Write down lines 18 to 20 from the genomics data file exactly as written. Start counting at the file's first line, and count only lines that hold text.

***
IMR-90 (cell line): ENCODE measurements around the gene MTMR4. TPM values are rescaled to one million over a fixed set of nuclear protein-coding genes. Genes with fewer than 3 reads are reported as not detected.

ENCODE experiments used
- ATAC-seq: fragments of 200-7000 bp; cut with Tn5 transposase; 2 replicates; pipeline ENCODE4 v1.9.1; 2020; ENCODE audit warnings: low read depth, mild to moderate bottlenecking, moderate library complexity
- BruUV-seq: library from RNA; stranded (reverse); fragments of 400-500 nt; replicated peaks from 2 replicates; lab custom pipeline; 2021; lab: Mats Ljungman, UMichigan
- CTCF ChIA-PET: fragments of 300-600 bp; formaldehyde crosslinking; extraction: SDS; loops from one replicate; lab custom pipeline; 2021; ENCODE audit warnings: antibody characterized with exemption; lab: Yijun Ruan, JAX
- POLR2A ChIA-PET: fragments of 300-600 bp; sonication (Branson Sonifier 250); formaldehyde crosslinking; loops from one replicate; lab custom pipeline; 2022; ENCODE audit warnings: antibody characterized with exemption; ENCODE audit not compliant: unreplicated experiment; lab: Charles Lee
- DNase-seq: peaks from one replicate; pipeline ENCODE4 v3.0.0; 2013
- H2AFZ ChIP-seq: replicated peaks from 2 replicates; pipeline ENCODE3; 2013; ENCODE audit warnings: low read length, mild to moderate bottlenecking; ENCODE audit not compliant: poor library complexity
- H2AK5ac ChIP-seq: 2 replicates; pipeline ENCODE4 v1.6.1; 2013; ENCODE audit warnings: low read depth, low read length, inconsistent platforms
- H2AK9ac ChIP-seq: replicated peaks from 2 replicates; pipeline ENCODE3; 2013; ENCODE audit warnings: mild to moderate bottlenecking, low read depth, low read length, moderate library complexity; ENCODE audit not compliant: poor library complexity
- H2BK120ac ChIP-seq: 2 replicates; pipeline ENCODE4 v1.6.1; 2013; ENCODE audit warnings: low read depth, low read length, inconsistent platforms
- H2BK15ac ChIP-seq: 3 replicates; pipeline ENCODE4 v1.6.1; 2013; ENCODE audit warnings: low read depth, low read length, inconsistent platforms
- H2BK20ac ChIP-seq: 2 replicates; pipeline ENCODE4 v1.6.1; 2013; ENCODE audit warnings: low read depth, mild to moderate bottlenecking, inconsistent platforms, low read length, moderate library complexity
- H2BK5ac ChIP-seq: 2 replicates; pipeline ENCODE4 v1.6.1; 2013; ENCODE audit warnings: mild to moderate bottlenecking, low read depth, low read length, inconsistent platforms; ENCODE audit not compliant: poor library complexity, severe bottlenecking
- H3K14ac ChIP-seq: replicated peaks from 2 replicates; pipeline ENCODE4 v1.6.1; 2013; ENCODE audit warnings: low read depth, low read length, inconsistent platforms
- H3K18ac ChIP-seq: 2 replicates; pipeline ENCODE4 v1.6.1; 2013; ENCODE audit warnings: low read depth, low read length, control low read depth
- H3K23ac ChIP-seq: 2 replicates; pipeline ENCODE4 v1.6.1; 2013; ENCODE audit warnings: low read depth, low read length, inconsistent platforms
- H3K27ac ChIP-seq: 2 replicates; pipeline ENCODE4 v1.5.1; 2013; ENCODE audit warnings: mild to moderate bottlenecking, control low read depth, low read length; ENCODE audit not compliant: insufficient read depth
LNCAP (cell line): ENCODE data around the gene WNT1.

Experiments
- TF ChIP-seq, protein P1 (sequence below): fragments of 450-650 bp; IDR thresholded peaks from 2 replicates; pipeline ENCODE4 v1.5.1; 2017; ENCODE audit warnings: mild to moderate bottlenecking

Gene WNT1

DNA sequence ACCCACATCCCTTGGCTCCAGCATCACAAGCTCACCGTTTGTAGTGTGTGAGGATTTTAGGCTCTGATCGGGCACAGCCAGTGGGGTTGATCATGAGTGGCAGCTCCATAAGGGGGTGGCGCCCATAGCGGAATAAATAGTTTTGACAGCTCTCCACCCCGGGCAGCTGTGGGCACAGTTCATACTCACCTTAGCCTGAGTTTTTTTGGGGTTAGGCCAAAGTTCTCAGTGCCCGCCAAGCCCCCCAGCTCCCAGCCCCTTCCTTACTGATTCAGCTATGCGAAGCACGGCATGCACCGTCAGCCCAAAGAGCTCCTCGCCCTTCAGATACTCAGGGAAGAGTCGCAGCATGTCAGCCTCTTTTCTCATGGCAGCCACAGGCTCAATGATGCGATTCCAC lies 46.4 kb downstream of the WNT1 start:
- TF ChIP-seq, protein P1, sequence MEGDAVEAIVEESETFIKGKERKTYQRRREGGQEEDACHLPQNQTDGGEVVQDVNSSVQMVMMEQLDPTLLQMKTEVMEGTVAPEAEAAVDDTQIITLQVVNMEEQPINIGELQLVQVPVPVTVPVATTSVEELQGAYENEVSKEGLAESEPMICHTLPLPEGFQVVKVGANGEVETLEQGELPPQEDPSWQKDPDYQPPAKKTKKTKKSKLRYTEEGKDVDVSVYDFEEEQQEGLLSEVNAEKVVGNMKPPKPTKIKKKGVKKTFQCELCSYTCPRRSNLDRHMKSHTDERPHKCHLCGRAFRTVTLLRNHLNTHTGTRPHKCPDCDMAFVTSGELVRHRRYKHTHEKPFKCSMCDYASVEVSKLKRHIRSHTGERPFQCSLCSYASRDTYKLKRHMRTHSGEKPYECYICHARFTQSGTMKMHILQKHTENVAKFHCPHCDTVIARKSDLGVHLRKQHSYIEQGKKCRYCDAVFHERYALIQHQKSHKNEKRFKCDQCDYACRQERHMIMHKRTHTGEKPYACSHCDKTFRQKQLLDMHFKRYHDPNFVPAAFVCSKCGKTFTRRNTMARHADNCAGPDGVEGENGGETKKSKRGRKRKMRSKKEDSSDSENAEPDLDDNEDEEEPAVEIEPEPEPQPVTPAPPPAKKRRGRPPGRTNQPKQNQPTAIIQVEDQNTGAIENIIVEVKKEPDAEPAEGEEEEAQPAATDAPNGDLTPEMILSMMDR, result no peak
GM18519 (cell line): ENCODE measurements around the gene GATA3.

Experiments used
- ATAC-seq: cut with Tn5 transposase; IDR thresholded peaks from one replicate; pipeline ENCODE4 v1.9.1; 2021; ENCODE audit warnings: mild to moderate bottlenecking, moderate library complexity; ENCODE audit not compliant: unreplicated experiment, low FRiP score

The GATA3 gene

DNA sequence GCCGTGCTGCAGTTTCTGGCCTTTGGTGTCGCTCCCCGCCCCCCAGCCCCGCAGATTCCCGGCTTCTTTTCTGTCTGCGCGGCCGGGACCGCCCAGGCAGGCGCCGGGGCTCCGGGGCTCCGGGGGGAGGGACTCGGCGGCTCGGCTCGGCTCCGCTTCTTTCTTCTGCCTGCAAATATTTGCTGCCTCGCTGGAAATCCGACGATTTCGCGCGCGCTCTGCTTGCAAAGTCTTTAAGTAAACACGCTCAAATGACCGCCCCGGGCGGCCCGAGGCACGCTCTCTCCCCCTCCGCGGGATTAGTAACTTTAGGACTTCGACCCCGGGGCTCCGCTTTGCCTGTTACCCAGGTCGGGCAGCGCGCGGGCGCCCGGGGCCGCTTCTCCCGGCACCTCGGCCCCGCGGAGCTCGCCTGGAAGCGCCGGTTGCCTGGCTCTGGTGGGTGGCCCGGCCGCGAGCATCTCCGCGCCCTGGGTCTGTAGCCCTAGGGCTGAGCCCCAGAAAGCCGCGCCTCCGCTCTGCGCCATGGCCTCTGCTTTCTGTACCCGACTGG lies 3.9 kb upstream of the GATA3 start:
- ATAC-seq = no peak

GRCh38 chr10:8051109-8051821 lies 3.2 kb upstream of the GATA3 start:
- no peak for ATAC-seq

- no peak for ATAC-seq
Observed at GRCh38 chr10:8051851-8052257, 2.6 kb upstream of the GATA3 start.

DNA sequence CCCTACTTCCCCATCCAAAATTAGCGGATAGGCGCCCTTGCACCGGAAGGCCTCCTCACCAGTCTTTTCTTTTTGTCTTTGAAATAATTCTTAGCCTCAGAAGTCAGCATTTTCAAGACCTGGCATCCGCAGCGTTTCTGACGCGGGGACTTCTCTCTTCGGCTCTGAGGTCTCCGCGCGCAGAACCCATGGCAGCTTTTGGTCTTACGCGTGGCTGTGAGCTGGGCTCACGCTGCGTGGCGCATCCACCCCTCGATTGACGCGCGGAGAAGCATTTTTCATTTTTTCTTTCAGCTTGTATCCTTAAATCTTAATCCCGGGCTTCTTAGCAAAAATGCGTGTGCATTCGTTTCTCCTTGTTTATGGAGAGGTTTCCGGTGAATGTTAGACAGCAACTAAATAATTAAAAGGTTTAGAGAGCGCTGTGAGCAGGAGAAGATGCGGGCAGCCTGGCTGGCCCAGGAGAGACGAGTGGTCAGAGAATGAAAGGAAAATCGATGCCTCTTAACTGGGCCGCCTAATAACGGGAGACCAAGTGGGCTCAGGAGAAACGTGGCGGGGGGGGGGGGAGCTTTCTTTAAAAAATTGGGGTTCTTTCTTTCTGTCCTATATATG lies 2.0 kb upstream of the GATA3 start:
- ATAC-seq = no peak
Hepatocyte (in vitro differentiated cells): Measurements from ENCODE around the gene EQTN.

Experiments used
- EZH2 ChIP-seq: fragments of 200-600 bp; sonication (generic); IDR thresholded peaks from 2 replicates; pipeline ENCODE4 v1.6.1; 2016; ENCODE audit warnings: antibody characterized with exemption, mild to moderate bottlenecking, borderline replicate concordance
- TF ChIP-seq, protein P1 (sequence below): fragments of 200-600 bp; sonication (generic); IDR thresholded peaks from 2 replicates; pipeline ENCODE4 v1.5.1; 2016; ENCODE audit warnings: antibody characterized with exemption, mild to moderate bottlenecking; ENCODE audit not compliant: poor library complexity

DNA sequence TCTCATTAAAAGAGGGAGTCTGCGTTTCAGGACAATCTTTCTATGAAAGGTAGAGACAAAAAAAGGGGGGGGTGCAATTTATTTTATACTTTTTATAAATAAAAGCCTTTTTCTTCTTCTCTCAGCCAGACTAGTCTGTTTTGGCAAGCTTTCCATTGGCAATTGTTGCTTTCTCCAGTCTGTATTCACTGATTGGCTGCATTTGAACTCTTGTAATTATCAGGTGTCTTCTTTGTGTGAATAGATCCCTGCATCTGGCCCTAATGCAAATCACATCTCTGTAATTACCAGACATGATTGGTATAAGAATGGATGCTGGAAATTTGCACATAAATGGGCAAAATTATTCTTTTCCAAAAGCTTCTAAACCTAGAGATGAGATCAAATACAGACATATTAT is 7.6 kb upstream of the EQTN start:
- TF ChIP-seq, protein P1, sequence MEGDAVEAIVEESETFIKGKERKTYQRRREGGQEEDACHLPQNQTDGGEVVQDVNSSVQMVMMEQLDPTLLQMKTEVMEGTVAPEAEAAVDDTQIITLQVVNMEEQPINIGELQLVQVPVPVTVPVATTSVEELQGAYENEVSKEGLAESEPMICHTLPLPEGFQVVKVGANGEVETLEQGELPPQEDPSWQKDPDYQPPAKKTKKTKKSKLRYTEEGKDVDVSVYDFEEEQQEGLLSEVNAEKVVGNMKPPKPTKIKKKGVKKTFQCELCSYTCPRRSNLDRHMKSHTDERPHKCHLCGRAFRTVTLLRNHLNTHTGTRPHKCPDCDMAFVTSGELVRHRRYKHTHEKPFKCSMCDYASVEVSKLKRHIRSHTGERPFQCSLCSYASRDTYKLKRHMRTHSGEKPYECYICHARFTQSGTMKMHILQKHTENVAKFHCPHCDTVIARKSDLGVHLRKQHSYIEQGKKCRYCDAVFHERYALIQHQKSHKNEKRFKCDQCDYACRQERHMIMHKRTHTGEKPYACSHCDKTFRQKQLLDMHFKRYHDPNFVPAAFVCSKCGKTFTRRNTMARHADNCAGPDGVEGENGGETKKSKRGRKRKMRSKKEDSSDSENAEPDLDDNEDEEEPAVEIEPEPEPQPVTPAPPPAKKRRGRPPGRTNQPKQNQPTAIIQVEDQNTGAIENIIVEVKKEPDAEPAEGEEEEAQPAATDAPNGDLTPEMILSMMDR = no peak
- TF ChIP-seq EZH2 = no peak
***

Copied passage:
- H3K27ac ChIP-seq: 2 replicates; pipeline ENCODE4 v1.5.1; 2013; ENCODE audit warnings: mild to moderate bottlenecking, control low read depth, low read length; ENCODE audit not compliant: insufficient read depth
LNCAP (cell line): ENCODE data around the gene WNT1.

Experiments